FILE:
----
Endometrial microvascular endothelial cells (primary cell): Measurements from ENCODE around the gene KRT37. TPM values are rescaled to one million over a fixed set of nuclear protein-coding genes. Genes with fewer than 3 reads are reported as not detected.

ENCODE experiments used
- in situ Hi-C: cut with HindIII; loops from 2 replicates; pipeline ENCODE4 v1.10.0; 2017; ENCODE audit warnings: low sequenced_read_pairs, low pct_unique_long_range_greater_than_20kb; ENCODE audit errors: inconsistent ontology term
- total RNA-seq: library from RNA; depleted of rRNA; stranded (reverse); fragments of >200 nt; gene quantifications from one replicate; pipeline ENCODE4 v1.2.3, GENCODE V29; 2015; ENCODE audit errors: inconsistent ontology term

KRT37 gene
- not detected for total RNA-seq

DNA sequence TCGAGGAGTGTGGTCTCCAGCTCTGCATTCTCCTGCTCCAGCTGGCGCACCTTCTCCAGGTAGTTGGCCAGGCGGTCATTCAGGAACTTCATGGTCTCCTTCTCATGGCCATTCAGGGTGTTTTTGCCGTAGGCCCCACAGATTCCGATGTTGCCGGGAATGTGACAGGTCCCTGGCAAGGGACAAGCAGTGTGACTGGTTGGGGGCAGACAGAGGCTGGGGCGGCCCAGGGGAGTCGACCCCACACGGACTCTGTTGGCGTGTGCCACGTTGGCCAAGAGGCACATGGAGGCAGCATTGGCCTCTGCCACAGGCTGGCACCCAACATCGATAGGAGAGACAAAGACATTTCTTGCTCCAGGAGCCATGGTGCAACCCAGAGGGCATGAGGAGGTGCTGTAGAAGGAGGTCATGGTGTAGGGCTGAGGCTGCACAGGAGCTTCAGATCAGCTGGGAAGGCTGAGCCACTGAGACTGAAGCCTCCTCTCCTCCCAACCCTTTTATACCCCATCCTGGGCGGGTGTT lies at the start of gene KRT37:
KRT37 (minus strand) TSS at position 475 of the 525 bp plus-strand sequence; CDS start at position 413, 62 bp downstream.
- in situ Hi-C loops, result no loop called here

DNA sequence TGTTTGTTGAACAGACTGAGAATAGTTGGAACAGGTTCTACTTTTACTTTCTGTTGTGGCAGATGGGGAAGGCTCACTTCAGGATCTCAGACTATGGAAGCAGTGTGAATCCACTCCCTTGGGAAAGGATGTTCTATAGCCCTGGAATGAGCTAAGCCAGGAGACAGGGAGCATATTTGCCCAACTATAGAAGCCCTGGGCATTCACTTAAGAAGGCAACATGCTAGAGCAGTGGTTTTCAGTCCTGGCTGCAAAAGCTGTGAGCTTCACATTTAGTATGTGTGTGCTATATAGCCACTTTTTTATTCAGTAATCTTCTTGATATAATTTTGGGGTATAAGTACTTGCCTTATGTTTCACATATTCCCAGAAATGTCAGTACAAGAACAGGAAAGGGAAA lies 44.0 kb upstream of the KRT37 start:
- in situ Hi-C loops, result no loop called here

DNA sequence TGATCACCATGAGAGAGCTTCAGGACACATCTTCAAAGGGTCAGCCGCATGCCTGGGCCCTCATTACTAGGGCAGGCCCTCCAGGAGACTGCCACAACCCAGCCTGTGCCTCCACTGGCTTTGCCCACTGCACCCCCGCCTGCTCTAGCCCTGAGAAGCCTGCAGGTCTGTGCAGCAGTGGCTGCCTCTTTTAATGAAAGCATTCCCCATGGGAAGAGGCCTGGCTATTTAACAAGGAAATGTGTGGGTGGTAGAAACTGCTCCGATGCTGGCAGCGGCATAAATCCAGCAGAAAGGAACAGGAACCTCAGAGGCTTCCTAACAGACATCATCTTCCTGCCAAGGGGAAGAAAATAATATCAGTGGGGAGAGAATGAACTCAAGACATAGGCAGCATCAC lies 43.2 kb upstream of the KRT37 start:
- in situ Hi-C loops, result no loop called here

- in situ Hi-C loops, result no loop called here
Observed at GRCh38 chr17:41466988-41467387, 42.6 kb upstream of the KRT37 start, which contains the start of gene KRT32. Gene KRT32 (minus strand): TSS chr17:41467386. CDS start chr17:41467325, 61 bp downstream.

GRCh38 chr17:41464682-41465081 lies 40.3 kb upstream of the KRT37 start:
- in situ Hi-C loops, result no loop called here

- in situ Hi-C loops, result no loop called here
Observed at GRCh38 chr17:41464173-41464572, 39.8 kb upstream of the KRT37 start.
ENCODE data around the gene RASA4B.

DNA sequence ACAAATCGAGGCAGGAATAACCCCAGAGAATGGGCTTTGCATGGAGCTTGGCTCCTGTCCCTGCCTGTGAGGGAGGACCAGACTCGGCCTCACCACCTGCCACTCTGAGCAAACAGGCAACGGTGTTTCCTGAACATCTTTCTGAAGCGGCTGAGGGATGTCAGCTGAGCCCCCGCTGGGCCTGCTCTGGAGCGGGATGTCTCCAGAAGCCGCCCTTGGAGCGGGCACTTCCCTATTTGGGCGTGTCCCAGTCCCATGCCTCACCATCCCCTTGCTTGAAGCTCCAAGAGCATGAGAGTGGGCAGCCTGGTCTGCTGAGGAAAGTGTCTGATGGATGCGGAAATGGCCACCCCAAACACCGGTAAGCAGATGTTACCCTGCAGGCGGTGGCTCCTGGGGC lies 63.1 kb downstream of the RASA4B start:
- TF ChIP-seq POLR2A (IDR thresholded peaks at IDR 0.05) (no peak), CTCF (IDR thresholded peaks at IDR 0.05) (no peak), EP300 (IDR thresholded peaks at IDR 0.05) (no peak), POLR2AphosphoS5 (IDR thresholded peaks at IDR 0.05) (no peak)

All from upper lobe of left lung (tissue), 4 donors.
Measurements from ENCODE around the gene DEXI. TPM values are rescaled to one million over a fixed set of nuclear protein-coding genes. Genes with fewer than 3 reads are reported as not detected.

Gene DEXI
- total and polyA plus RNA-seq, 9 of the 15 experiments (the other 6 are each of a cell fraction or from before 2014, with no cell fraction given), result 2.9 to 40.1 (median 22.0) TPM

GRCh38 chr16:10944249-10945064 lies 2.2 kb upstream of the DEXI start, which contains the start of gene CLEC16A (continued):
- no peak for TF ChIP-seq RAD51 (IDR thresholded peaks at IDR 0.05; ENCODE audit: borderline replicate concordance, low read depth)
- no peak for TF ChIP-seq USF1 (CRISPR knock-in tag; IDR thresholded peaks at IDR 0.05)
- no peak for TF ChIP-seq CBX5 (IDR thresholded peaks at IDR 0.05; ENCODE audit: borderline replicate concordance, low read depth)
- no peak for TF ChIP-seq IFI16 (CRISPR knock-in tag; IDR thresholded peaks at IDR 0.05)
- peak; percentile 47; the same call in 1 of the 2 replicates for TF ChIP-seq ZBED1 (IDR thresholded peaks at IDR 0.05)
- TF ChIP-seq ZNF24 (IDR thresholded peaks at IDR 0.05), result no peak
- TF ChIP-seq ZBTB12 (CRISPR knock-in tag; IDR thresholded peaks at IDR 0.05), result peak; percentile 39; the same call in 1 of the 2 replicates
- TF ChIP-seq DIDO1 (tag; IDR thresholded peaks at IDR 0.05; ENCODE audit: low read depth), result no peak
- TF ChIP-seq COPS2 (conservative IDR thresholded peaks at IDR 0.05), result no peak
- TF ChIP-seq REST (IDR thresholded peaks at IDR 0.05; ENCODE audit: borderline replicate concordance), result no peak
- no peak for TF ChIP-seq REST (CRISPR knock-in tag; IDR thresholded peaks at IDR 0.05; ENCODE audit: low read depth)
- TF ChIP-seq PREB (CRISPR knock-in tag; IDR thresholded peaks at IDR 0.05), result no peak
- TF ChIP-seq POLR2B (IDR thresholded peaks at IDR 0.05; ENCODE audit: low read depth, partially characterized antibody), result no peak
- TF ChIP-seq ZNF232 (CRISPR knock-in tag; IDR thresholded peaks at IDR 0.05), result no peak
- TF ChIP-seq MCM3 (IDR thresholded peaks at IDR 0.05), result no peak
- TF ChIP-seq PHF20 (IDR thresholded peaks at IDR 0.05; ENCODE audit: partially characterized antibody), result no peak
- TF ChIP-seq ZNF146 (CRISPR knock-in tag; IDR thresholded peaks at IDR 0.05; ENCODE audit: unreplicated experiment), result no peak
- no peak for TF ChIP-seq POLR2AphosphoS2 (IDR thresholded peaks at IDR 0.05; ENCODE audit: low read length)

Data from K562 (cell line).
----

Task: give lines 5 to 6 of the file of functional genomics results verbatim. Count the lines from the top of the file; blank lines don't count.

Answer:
KRT37 gene
- not detected for total RNA-seq